Thanks for getting back to me.
1)I wasn't trying to ask about absolute position here, so perhaps I should try and make myself clearer. In electrostatics, I can locate a charge at a point x and it experiences a force that depends upon the separation of that point from another point x'; if I think about x' as being somehow fixed, then the force a charge experiences is a function of position x, so it makes sense to write F^[electrostatic](x).
Now in magnetostatics, both the source of the magnetic force and the object that experience it are extended objects. The only sense in which it makes sense to talk about a loop being located at a point is if I take it to be sufficiently small that I can neglect its length. Now this sort of approximation is straightforward if I have something like a small charged ball and I approximate it by a charge at the centre. But the force law (1.11) instructs me to integrate over both loops, taking orientation into account. I can't simply take a random point on each loop to be "the location" of the loop, because if I change these points then the resulting tangent vectors to the loop will have totally different orientations, and hence their cross products will give totally different results. So I naturally want to think about two current elements at x and x', compute a two-body force between them, and integrate over both loops (parametrised as functions of x and x'). But doing that integration should totally eliminate any functional dependence on the positions of points on either curve. So what is the meaning of writing F(x)?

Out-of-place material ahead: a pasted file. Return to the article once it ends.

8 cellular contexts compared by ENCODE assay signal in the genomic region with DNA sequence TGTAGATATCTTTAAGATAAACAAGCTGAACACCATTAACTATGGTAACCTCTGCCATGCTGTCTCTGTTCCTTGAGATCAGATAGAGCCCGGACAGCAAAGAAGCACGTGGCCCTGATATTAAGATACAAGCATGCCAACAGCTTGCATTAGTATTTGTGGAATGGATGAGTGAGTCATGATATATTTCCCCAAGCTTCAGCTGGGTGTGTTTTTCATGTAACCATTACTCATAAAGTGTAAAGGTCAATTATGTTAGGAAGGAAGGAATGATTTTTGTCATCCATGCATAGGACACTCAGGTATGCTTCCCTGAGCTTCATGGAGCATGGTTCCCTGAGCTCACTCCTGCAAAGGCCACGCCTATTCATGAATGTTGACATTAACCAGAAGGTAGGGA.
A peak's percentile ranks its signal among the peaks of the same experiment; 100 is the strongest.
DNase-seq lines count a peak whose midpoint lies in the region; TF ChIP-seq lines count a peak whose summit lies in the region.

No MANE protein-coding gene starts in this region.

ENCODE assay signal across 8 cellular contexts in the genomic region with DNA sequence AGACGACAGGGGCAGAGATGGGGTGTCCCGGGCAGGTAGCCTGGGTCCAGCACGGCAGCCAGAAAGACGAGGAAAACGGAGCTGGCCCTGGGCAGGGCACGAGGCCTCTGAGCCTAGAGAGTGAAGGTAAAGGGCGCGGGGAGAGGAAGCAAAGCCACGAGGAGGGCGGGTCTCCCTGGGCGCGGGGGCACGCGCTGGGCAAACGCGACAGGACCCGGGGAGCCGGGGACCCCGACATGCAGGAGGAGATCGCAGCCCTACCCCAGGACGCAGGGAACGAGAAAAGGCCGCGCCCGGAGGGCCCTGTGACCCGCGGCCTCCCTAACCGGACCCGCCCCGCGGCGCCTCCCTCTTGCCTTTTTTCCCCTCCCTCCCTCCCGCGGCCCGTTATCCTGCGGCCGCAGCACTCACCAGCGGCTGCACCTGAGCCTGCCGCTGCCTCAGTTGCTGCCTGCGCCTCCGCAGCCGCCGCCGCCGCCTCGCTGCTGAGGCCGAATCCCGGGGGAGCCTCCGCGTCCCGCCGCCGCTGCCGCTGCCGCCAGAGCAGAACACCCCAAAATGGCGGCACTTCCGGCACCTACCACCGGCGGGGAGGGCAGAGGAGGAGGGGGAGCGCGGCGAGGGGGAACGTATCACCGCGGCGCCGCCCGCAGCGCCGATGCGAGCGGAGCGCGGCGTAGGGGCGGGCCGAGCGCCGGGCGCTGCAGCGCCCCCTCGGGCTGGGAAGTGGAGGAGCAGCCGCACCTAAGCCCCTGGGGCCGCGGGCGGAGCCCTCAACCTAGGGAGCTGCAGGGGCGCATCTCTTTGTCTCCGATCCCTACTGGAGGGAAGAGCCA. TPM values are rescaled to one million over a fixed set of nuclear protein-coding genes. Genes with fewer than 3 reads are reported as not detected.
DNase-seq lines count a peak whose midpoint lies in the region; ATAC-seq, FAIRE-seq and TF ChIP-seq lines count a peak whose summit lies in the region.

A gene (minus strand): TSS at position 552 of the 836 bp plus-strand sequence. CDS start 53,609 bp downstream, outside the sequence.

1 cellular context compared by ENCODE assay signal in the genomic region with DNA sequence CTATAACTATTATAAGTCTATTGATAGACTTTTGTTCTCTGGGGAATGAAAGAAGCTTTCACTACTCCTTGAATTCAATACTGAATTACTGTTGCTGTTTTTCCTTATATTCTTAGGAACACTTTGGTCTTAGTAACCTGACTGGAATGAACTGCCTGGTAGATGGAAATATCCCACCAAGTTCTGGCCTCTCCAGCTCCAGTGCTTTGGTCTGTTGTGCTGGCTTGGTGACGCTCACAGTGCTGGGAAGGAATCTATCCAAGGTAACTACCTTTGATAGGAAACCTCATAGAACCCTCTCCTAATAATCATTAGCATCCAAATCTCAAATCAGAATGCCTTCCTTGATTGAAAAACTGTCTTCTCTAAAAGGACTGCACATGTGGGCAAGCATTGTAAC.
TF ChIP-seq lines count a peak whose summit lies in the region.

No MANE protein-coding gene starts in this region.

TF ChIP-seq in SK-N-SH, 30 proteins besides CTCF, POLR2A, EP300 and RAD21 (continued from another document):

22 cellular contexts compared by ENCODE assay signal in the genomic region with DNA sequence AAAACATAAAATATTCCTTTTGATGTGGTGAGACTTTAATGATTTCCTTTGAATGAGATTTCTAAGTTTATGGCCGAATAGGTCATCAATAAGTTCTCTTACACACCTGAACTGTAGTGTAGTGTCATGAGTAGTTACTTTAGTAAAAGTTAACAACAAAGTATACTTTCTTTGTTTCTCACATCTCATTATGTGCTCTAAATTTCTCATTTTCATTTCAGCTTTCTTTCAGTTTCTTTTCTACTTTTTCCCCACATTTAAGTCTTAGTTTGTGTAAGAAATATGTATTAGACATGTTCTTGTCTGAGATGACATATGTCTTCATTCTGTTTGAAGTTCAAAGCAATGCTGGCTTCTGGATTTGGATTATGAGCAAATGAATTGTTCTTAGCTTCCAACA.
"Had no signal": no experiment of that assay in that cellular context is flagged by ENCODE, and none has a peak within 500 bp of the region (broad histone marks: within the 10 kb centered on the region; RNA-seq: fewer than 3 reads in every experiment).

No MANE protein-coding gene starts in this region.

Question 2) is related to 1). Eq. 1.15 uses the "magnetostatic force F(x)" to define the magnetic field B(x). If I integrate over the loops in F(x), and wash out the functional dependence on x in the process, how do I define B(x)?
It seems to me like the way to proceed is to define a force F(x) that acts on a current-carrying element located at a point, but that isn't what Thidé does in eq 1.11 because he integrates over both loops, so I'm not sure if I'm missing something.